Wage subsidies worth $130 billion will soon flow to workers around Australia as the federal government scrambles to save six million jobs.
Federal parliament ticked off on the historic JobKeeper scheme on Wednesday night, paving the way for $1500-a-fortnight payments for coronavirus-hit employees.
The tax office will give businesses with a 30 per cent fall in turnover due to coronavirus $1500 for each worker a fortnight, with payments expected to reach employers in the first week of May.
For companies with a turnover of $1 billion, a 50 per cent downturn will be needed to qualify.
More than 730,000 businesses have registered for the program, which will give out money for wages paid from March 30, since it was announced last week.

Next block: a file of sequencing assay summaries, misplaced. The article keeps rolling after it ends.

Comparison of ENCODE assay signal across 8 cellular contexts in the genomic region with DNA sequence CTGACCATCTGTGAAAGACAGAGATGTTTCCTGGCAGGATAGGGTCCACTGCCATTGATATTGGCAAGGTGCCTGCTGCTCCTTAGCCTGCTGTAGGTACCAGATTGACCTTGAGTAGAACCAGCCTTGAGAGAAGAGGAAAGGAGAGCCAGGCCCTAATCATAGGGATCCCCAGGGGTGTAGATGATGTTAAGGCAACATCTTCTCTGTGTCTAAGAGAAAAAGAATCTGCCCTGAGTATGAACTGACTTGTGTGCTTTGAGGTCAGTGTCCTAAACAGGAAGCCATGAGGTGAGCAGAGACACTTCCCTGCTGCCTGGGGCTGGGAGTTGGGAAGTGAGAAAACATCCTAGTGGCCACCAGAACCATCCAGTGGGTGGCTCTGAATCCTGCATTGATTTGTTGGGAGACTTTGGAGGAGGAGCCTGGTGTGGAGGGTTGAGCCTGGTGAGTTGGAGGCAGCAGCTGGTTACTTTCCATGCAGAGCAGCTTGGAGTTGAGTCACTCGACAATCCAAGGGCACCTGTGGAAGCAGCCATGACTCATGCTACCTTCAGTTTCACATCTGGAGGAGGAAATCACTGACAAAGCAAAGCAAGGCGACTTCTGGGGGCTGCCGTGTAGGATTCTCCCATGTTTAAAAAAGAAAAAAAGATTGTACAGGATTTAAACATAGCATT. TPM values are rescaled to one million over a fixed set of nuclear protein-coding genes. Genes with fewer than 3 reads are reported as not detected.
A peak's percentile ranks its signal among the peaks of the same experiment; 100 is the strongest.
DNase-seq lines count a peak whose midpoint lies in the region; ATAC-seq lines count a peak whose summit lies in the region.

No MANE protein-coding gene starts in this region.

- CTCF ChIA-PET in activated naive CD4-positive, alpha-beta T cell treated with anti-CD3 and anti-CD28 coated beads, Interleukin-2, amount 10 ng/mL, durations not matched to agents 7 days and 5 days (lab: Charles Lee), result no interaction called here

All full-time and part-time workers are eligible, along with casuals that have a 12-month link to their employer, sole traders and New Zealanders on 444 visas.
Prime Minister Scott Morrison said the government had responded to the coronavirus crisis with the biggest economic lifeline in the nation's history.
"JobKeeper will keep Australians in jobs and it will keep the businesses that employ them in business, both now and into the future," he said.
Labor is concerned that more than two million casuals and temporary migrant workers will miss out on JobKeeper.
Despite the government rejecting amendments to the bill, the opposition still supported the package.
"Never let the perfect be the enemy of the good," Labor leader Anthony Albanese said.
The massive wage subsidy scheme is part of $320 billion in federal spending designed to shield Australia from the coronavirus sledgehammer.
While parliament isn't due to sit again until August, a new Senate select committee has been established to scrutinise the record spending.
Labor frontbencher Katy Gallagher will chair the wide-ranging inquiry.
The committee will have three Labor senators, two government, one from the Greens and independent Jacqui Lambie.